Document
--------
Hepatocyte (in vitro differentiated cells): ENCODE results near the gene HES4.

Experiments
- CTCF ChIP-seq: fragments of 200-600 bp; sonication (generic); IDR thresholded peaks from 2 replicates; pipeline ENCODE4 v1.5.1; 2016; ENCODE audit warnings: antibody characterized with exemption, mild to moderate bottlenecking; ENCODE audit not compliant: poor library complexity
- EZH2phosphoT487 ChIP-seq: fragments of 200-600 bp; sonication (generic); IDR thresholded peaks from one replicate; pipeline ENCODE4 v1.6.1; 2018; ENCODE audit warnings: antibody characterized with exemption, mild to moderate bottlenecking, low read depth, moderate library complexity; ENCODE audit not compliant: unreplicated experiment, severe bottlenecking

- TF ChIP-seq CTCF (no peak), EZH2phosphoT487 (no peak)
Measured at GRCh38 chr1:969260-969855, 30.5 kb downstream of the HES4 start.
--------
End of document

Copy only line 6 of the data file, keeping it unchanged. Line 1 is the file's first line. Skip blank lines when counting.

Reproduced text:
Measured at GRCh38 chr1:969260-969855, 30.5 kb downstream of the HES4 start.